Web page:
Our congregation, pastors, and staff write devotionals to help us experience the seasons of Lent (before Easter) and Advent (before Christmas) more fully. They are posted below with the most recent on top.

Did you know | What is Lent?

What is Lent?

It is the 40-day period of repentance and renewal preceding Easter. Lent begins on Ash Wednesday and ends with Easter. Holy Week commemorates Christ’s last week of life on earth. Lent is a special time for prayer, meditation and penitential practices. It provides a time for repentance and renewal. We are given this season to reflect with increased intentionality on Christ’s sacrifice and the resurrection, and it calls us to a renewal of our baptismal vows and to a recommitment to our Christian discipleship.

Where did Lent get its name?

The word “Lent” is derived from the Middle English “lente” which means spring or
springtime. Because the church season always fell at that time of year, the name began to apply to it as well. The Lenten period allows Christians time to recall the Easter story and embrace its meaning. We affirm that Christ lived and died to redeem the world from sin.

How did Lent come to be part of the liturgical season within the church?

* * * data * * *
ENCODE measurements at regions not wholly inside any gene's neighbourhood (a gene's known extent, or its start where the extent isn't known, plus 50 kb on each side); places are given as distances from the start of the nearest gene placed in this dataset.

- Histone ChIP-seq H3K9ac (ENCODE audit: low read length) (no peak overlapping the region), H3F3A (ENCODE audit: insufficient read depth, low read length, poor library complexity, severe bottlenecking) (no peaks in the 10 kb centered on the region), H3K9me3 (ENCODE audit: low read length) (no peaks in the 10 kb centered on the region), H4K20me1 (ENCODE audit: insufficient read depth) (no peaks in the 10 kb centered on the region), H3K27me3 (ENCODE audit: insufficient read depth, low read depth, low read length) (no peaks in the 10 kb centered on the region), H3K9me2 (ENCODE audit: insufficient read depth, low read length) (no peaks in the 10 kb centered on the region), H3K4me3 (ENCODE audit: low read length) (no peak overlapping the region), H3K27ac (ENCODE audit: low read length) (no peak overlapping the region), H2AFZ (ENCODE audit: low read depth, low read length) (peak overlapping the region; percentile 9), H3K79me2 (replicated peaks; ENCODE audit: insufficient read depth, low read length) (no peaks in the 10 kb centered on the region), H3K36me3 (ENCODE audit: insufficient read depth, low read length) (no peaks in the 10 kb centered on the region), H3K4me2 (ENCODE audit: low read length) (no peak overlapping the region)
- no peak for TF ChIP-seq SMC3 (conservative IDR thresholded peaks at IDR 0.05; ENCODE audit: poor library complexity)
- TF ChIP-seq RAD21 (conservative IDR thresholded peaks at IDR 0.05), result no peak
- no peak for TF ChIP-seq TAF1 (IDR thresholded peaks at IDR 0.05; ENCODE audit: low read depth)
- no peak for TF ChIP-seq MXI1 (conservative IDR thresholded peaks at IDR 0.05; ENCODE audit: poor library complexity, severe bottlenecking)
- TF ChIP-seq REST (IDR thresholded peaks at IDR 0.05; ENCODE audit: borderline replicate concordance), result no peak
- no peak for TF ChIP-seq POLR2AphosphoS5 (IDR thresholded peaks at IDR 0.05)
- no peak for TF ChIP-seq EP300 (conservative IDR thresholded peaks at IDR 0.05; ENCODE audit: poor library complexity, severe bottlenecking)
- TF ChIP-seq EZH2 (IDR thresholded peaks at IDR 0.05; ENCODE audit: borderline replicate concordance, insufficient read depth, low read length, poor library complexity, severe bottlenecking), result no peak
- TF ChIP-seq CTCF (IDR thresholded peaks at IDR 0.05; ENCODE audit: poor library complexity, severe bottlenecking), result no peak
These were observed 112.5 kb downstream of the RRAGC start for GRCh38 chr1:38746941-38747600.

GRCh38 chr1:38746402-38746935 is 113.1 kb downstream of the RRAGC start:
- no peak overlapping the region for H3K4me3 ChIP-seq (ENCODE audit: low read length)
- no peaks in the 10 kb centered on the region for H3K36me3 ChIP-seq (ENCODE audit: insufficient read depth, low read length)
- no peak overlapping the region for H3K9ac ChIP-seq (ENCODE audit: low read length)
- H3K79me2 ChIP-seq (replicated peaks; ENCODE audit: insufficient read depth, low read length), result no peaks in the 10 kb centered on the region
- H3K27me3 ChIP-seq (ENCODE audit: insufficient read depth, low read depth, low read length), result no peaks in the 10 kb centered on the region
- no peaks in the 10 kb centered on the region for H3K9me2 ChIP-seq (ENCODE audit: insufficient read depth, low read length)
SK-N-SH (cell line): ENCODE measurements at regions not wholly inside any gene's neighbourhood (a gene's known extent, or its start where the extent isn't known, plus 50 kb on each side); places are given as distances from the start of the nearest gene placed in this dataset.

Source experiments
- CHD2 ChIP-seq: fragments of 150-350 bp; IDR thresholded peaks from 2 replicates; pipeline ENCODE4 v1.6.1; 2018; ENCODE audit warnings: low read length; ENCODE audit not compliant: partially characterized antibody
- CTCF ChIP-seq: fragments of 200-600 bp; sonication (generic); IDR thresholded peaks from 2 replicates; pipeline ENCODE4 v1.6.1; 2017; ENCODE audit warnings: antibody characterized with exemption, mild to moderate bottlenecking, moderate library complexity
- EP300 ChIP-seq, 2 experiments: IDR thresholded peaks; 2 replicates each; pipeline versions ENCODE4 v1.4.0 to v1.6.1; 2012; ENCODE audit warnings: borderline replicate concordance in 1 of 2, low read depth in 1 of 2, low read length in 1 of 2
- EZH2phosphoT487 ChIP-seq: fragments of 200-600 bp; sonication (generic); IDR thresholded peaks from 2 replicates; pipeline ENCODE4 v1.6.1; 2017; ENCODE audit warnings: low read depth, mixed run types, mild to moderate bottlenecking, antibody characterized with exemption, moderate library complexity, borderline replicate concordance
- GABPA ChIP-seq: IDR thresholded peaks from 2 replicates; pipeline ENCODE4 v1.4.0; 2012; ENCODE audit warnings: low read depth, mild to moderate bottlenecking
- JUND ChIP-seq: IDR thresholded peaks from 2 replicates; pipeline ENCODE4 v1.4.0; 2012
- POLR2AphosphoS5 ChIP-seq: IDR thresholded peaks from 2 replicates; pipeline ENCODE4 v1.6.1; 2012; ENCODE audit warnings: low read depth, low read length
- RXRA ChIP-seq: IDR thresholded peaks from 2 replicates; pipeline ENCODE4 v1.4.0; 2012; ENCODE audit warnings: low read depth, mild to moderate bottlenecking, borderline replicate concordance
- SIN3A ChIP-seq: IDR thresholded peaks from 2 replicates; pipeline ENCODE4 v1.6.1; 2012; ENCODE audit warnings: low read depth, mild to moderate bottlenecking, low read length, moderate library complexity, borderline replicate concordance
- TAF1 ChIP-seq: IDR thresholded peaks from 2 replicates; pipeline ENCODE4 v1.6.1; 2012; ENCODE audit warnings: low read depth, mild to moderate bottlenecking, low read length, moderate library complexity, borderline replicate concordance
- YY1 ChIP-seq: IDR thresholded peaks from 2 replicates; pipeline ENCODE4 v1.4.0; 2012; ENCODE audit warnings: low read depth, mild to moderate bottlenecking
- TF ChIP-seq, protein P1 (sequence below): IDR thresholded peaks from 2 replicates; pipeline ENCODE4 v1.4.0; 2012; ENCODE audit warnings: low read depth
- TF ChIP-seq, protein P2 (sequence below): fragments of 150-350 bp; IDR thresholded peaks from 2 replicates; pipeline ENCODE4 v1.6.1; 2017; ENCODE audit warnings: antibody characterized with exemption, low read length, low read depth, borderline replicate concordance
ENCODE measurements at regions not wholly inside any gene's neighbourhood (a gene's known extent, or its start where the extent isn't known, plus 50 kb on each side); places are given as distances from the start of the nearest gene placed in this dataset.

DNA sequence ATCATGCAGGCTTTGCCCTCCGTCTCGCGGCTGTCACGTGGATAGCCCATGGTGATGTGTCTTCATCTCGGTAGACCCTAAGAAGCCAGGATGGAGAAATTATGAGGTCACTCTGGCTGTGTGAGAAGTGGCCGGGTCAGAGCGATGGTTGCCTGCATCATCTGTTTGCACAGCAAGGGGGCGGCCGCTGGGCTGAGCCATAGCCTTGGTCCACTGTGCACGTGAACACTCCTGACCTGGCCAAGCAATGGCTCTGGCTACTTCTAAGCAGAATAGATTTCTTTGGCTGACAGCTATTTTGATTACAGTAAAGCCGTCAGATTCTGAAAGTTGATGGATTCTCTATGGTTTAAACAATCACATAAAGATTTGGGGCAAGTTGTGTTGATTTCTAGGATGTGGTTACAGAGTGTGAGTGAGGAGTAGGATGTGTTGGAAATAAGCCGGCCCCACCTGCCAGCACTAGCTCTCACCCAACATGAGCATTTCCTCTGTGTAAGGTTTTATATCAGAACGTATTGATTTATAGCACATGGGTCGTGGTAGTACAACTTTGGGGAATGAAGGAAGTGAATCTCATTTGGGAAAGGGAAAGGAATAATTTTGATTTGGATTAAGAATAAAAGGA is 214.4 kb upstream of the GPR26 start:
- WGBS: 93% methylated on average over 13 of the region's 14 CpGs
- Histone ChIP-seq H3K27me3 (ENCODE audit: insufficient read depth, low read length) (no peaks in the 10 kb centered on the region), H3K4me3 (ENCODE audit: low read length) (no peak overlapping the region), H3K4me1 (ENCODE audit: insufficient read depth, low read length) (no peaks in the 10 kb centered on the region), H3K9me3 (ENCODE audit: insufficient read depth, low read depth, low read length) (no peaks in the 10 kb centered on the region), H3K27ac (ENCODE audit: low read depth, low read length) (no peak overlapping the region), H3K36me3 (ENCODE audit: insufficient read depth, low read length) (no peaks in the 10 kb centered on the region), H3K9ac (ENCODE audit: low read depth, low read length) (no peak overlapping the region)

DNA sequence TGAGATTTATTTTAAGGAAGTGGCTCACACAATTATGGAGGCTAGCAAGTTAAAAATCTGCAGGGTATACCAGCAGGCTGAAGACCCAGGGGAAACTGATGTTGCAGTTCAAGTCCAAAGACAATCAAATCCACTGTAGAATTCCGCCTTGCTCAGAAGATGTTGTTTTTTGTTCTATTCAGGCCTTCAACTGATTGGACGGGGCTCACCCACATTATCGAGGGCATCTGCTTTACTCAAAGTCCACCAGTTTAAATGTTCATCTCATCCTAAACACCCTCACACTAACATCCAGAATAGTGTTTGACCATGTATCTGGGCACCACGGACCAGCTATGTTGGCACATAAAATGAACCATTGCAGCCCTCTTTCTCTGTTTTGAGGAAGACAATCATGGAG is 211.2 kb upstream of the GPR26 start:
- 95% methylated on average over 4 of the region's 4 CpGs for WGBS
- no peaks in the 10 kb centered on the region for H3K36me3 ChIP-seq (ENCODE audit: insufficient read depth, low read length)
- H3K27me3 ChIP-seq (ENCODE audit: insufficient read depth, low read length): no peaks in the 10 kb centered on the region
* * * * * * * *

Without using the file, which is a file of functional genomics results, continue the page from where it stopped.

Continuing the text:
The Lenten period and its emphasis on penitential practices evolved slowly over the centuries. In the early church, baptism and penance were key Lenten themes. During Lent, candidates prepared for Easter baptism, and people did public penance for serious sins. In later years, the emphasis gradually shifted to private penance. Lent became a time of forgiveness and reconciliation for those who acknowledged their sinfulness. During the Middle Ages, strict 40-day fasts (abstinence from meat and other foods), not attending festivities, parties, etc., were obligatory for Christians. Gradually these practices became less rigid. Today the emphasis of Lent has shifted from long periods of fasting to prayer, meditation, and reflection on the meaning of Easter. Lent remains important as a time of preparation for and renewal of our baptism. We are invited to remember, repent, and reflect. Today, as in the past, the heart of Lent is inner penitence and reconciliation with God. It begins with self examination—a time to evaluate your life and seek spiritual renewal. The apostle Paul encourages us that achieving inner transformation, inner change, is the responsibility of each Christian and the church as a whole. We are ambassadors for Christ! (2 Corinthians 5:20).

Why does Lent last for 40 days?

The early church celebrated Lent for only a few days before Easter. Over the centuries, the length of the season grew until it was several weeks long. In the seventh century, the church set the period of Lent at 40 days (excluding Sundays) in order to remind people of the duration of Jesus’ temptation in the wilderness (Matthew 4:1–11, Mark 1:12–12, and Luke 4:1–13). Fasting and prayer have been important observances since biblical times. They have often preceded great religious revelations or events. Moses fasted and prayed for 40 days. During that time, God gave him the Ten Commandments (Exodus 34:17–28). Elijah fled for his life through the wilderness, fasting 40 days and nights until he came to Mount Horeb. There God appeared and instructed him on how to overcome his enemies (Kings 19:1–18).